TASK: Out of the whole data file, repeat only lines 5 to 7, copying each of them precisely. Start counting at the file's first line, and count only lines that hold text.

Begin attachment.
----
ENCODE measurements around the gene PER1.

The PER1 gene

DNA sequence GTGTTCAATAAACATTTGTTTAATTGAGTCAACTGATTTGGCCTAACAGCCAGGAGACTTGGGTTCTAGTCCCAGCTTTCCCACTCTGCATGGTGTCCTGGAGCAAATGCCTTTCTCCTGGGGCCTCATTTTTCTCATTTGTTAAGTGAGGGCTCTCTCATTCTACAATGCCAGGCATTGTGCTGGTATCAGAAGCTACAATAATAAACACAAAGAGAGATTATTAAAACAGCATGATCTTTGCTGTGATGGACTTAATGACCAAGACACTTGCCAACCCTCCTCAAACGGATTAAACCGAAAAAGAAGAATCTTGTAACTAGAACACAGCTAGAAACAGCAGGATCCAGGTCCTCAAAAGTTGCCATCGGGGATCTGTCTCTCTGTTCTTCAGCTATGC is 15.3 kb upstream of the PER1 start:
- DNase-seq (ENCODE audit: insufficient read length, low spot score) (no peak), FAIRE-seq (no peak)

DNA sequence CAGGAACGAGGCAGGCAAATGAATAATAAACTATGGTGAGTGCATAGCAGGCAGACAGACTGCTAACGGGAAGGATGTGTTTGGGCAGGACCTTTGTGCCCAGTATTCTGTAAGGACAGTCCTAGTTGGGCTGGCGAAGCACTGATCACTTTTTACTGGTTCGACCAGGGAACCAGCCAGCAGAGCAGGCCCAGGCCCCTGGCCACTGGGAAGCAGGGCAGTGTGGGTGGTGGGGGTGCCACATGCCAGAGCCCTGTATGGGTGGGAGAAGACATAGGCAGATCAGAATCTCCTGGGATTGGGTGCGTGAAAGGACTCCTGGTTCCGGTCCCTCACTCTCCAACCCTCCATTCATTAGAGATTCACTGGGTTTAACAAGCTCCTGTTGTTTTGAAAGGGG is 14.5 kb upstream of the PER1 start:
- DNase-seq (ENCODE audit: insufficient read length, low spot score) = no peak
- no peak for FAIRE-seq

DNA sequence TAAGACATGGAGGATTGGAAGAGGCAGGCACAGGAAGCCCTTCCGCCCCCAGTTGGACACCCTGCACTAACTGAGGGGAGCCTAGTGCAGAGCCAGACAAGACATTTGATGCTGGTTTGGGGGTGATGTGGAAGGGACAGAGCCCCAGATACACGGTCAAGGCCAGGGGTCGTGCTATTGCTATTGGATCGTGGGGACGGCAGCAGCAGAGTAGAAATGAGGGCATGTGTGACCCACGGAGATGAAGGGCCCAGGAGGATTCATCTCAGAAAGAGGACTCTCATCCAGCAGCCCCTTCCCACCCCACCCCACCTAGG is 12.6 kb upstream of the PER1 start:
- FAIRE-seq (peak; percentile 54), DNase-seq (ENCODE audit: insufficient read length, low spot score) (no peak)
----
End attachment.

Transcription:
DNA sequence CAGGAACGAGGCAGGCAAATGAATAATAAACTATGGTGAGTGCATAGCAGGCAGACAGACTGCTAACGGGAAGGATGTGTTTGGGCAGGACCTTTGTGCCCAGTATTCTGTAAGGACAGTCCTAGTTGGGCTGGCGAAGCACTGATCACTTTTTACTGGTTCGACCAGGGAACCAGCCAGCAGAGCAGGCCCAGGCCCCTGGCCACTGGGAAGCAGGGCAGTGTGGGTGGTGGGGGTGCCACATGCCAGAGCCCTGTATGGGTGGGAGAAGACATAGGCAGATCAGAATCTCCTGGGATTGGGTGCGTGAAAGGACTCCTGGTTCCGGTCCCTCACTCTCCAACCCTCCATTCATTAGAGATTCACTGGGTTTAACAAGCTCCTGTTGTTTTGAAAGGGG is 14.5 kb upstream of the PER1 start:
- DNase-seq (ENCODE audit: insufficient read length, low spot score) = no peak
- no peak for FAIRE-seq